“Moral Tribes: Emotion, Reason, and the Gap Between Us and Them” by Joshua Greene. It’s a wonderful piece of academic, but popular writing, which explains the very origins of human morale. The book is full of numerous social and psychological experiments, which show us the way our moral judgments work. The author also provides readers with deep insights into the issues of utilitarian philosophy. Here is a small piece from the dust jacket:
Our brains were designed for tribal life, for getting along with a select group of others (Us), and for fighting off everyone else (Them). But modern life has thrust the world’s tribes into a shared space, creating conflicts of interest and clashes of values, along with unprecedented opportunities. As the world shrinks, the moral lines that divide us become more salient and more puzzling. We fight over everything from tax codes to gay marriage to global warming, and we wonder where, if at all, we can find our common ground.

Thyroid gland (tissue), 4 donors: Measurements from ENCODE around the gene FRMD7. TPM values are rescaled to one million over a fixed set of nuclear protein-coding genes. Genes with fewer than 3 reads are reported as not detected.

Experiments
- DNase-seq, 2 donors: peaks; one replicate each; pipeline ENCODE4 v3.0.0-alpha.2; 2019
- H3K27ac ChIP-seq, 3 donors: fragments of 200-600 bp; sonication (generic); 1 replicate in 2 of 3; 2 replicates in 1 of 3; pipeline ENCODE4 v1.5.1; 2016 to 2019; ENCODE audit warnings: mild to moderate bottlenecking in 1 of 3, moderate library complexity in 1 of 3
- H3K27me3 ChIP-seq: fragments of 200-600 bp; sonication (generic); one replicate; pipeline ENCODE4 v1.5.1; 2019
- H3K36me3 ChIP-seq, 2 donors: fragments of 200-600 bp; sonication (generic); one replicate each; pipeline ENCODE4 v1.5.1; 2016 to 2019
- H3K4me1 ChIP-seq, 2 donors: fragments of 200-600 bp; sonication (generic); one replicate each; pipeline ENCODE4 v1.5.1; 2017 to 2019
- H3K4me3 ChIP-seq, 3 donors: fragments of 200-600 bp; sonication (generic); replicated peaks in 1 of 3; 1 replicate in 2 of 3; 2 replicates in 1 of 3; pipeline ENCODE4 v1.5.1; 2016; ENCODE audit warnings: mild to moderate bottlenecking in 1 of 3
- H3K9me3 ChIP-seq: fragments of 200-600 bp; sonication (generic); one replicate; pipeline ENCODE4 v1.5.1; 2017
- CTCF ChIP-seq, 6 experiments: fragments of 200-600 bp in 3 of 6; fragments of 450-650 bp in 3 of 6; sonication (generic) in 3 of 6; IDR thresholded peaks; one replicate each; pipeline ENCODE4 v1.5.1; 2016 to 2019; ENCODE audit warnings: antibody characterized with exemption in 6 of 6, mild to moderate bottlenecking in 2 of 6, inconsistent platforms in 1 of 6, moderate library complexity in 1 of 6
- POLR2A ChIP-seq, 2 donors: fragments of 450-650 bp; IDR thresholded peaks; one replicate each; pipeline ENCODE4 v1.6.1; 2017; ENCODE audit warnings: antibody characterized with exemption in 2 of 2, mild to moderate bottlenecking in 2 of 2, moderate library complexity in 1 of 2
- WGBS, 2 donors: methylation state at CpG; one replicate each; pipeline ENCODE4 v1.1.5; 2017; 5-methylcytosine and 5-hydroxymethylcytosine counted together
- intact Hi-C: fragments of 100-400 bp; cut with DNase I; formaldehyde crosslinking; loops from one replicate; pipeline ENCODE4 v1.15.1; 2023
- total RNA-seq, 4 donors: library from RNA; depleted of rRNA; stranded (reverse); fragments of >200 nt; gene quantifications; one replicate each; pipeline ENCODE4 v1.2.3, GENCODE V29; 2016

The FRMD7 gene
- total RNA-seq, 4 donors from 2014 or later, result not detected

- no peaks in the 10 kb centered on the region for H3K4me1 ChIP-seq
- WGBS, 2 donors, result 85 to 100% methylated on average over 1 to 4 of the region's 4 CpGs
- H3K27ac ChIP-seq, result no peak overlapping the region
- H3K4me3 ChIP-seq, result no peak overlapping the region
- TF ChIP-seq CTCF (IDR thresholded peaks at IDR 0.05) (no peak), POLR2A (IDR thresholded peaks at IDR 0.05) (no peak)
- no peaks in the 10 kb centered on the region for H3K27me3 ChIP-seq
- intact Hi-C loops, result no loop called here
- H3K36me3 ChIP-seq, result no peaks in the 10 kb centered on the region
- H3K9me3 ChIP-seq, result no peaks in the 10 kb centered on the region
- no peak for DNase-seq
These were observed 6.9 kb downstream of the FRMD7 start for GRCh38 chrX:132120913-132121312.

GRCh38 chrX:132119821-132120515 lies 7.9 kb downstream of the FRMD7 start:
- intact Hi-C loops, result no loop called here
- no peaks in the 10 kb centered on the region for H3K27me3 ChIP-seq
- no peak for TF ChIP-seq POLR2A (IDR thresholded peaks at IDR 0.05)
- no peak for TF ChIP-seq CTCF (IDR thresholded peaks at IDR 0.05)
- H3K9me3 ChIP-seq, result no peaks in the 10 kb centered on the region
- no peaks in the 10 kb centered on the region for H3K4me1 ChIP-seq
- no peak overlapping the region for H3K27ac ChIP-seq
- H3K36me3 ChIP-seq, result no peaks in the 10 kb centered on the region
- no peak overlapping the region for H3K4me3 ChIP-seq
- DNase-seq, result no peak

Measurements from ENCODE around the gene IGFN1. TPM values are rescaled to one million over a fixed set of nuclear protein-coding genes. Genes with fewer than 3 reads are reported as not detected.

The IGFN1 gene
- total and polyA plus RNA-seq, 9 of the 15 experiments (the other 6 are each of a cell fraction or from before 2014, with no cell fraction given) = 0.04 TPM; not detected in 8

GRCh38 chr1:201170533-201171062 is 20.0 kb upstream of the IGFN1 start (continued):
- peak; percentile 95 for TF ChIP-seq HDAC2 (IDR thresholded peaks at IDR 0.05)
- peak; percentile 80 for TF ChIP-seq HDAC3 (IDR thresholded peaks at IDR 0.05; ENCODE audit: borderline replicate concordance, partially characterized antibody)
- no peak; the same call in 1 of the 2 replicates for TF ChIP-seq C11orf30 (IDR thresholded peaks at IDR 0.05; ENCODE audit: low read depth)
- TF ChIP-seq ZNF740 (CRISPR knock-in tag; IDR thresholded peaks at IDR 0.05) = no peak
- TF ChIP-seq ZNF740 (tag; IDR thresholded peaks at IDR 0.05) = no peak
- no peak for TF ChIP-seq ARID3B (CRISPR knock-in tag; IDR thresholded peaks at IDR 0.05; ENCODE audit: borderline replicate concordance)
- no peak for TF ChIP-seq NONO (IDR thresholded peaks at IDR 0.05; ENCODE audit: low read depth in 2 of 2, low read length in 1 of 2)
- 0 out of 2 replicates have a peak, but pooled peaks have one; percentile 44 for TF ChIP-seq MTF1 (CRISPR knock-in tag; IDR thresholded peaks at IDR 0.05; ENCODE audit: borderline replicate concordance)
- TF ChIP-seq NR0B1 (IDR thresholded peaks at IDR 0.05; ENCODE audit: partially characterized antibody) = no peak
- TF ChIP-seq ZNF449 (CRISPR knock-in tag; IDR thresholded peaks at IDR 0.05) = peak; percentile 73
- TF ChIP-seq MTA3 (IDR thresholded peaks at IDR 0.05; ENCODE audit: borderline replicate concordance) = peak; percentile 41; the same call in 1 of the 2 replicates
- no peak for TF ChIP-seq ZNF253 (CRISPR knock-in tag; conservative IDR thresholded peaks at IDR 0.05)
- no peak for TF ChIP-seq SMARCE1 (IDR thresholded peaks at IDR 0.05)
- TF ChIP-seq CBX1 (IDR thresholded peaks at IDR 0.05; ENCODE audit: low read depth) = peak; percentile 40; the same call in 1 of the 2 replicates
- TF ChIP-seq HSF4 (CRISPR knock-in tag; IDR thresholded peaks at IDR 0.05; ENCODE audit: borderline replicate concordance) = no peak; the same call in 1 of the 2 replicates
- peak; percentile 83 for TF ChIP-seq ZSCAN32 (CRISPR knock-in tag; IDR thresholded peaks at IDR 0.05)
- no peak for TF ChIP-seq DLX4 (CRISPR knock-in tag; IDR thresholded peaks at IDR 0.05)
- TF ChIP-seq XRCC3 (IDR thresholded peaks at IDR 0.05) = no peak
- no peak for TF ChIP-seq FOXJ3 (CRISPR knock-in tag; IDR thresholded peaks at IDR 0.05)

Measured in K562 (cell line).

A grand synthesis of neuroscience, psychology, and philosophy, Moral Tribes reveals the underlying causes of modern conflict and lights the way forward. Here the human brain is revealed to be like a dual-mode camera, with point-and-shoot automatic settings as well as a manual mode. Our point-and-shoot settings are our emotions—efficient, automated programs honed by evolution, culture, and personal experience. The human brain’s manual mode is its capacity for deliberate reasoning, which makes our thinking flexible. Our point-and-shoot emotions make us social animals, turning Me into Us. But they also make us tribal animals, turning Us against Them. Our tribal emotions make us fight, sometimes with bombs, sometimes with words, and often with life-and-death stakes. Drawing inspiration from moral philosophy and cutting edge science, Moral Tribes shows us when to trust our instincts, when to reason, and how the right kind of reasoning can move us forward.